Mother of Sandy Hook student counting her blessings

A former Kanata girl is among the survivors of one of the most “horrific” shooting sprees in U.S. history.

Maleeha Ali, 8, was in her Grade 3 science class at Sandy Hook Elementary School and escaped Friday’s massacre after a gunman opened fire, killing 20 Grade 1 students and six teachers.

“I am counting my blessings,” her mother, Sabeena Ali, said Monday from the family’s home in Newtown, Conn.

Eight boys and 12 girls were killed.

“I don’t think anyone can doubt that it’s completely senseless,” said Ali.

The first funeral was held Monday.

“I think at this moment, it is quite sombre. Everybody’s really holding onto each other,” said Ali.

Two years ago, the family moved to Newtown from Kanata, where Maleeha attended South March PS.

She’s the youngest of three daughters, the middle sister in Grade 10, and the eldest in university.

On Monday, Maleeha received a fruit arrangement from family members in Kanata.

“To our brave cousin Maleeha: We are so proud of you and thankful you are safe …” read the note.

To honour the victims, an interfaith vigil was held Sunday night, with U.S. President Barack Obama in attendance.

Ali called it “incredible” and inclusive of all religions in the faith-based community.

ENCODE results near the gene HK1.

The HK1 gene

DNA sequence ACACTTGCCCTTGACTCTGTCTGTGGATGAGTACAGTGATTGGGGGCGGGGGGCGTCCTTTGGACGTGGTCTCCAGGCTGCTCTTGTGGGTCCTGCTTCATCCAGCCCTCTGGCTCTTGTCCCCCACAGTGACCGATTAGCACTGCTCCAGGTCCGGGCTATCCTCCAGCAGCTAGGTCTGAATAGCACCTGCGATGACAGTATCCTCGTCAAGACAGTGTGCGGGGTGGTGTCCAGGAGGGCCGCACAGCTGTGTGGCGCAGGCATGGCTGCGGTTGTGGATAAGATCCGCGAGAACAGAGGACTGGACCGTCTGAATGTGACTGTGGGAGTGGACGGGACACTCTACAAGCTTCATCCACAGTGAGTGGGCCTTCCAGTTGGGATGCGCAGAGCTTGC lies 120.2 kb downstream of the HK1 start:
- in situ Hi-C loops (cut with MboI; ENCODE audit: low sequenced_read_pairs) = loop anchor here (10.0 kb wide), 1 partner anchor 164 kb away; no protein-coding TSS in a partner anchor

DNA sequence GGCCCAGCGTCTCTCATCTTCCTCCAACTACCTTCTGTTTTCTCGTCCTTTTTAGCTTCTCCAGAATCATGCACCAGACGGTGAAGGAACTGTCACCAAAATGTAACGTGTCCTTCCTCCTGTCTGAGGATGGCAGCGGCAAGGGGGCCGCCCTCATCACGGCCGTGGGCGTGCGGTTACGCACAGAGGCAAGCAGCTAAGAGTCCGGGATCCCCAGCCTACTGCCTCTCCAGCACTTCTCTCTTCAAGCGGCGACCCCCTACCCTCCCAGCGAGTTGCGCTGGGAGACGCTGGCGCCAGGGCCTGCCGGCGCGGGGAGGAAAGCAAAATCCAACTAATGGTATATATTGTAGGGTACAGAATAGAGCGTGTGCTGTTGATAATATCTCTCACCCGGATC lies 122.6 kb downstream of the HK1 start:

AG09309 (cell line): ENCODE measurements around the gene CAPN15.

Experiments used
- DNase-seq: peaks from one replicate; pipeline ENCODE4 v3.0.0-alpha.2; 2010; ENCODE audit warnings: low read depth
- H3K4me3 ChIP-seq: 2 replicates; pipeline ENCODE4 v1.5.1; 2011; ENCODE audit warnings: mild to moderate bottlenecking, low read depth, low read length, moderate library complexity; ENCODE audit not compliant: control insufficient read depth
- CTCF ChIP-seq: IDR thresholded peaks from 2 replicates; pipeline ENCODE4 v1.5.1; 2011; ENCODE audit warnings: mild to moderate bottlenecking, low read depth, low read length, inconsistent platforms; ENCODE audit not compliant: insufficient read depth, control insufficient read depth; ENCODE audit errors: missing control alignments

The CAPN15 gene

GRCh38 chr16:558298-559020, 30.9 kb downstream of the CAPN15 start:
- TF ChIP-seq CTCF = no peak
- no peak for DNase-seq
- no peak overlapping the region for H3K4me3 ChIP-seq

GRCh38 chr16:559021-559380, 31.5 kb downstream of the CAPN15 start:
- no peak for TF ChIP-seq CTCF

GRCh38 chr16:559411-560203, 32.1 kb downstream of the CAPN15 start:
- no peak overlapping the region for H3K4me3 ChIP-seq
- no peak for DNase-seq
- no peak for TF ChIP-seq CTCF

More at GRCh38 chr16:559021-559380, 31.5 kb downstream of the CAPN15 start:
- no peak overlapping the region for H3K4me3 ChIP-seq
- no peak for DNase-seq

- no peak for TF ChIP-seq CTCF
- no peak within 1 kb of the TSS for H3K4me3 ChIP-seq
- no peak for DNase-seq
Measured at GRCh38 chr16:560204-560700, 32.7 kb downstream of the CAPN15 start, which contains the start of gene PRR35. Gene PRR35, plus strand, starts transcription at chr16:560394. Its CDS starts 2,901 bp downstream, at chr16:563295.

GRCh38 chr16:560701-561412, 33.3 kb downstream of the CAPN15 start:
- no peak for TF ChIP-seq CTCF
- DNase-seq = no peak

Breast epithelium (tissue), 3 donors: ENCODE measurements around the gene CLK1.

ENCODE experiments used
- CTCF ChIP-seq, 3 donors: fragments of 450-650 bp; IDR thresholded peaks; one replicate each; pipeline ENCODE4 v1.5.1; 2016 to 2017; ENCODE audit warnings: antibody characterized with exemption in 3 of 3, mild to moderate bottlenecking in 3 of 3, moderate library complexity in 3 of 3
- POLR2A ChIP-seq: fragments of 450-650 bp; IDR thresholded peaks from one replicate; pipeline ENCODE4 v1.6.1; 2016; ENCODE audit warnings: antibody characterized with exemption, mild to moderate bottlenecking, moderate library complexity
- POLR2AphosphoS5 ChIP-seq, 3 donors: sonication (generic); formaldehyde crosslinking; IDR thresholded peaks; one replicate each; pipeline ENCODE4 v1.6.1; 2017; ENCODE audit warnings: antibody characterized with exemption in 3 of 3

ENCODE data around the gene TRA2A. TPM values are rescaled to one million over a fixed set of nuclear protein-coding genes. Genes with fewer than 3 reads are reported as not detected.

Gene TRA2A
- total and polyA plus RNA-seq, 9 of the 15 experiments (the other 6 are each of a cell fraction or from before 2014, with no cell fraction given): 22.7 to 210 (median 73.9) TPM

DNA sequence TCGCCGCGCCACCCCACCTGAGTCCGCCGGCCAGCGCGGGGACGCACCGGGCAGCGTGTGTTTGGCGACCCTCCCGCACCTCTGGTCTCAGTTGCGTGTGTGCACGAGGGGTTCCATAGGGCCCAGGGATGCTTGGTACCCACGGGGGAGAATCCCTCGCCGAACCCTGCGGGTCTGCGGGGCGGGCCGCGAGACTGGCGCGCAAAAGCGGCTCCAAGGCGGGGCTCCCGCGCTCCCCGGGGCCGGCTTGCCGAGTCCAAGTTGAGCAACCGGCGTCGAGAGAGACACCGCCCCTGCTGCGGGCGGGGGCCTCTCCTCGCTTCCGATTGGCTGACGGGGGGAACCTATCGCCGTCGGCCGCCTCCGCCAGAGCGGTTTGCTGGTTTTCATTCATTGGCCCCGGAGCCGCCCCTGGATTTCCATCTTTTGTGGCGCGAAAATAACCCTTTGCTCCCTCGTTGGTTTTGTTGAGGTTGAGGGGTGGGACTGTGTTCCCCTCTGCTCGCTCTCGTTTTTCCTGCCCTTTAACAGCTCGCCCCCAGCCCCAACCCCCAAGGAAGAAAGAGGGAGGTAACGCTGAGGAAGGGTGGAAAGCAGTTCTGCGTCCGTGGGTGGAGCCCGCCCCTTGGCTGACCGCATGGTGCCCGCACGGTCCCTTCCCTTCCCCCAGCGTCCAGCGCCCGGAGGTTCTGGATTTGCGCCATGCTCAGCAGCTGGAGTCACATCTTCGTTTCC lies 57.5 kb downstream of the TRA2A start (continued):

Maleeha came home with a stuffed animal, courtesy of the American Red Cross. She named the toy dog Vicki, after her former Grade 1 teacher Victoria Soto, who was killed while reportedly trying to shield students from the gunfire.

Ali stressed the importance of remembering the victims, not the gunman, Adam Lanza, who killed himself.

“Yes, the question of why and why he did it is there,” she said.

The experience is still somewhat surreal.

“I think we have our moments (of weakness),” said Ali. For the sake of the kids, “you have to play mom.”

The family has been focusing on getting back into normal activities, such as playing Scrabble and watching Jeopardy!

Ali, who grew up in New Brunswick and Nova Scotia, said the family has no intention of leaving Connecticut. They moved there 17 years ago, then returned to Canada.

“Newtown to me, is a mini-Canada in the States,” said Ali.

Residents are loving and open-minded, and “won’t question you or look down on you” if you’re different, she said. “This community is so special in that manner.”

In the face of tragedy, “something good will come out of this,” Ali said.

Twitter: @ottawasunkroche

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